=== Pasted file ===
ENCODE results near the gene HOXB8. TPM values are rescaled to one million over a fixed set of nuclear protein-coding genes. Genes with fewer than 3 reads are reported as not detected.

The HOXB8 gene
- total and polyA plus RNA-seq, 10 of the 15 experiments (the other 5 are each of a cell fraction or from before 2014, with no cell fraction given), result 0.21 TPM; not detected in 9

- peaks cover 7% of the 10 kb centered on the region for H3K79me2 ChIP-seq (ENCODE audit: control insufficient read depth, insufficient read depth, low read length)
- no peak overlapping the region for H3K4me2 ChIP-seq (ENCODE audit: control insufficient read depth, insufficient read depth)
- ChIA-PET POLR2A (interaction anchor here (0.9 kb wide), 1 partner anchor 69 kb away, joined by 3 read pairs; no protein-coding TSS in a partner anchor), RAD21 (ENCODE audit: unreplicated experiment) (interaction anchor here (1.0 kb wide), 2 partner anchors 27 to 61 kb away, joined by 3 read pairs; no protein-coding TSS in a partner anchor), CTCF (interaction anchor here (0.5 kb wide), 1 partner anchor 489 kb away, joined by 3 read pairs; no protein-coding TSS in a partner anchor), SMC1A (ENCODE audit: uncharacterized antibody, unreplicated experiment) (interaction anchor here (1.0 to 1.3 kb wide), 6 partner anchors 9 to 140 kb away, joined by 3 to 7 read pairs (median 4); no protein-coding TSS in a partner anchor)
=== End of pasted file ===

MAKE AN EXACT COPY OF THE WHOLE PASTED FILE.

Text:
ENCODE results near the gene HOXB8. TPM values are rescaled to one million over a fixed set of nuclear protein-coding genes. Genes with fewer than 3 reads are reported as not detected.

The HOXB8 gene
- total and polyA plus RNA-seq, 10 of the 15 experiments (the other 5 are each of a cell fraction or from before 2014, with no cell fraction given), result 0.21 TPM; not detected in 9

- peaks cover 7% of the 10 kb centered on the region for H3K79me2 ChIP-seq (ENCODE audit: control insufficient read depth, insufficient read depth, low read length)
- no peak overlapping the region for H3K4me2 ChIP-seq (ENCODE audit: control insufficient read depth, insufficient read depth)
- ChIA-PET POLR2A (interaction anchor here (0.9 kb wide), 1 partner anchor 69 kb away, joined by 3 read pairs; no protein-coding TSS in a partner anchor), RAD21 (ENCODE audit: unreplicated experiment) (interaction anchor here (1.0 kb wide), 2 partner anchors 27 to 61 kb away, joined by 3 read pairs; no protein-coding TSS in a partner anchor), CTCF (interaction anchor here (0.5 kb wide), 1 partner anchor 489 kb away, joined by 3 read pairs; no protein-coding TSS in a partner anchor), SMC1A (ENCODE audit: uncharacterized antibody, unreplicated experiment) (interaction anchor here (1.0 to 1.3 kb wide), 6 partner anchors 9 to 140 kb away, joined by 3 to 7 read pairs (median 4); no protein-coding TSS in a partner anchor)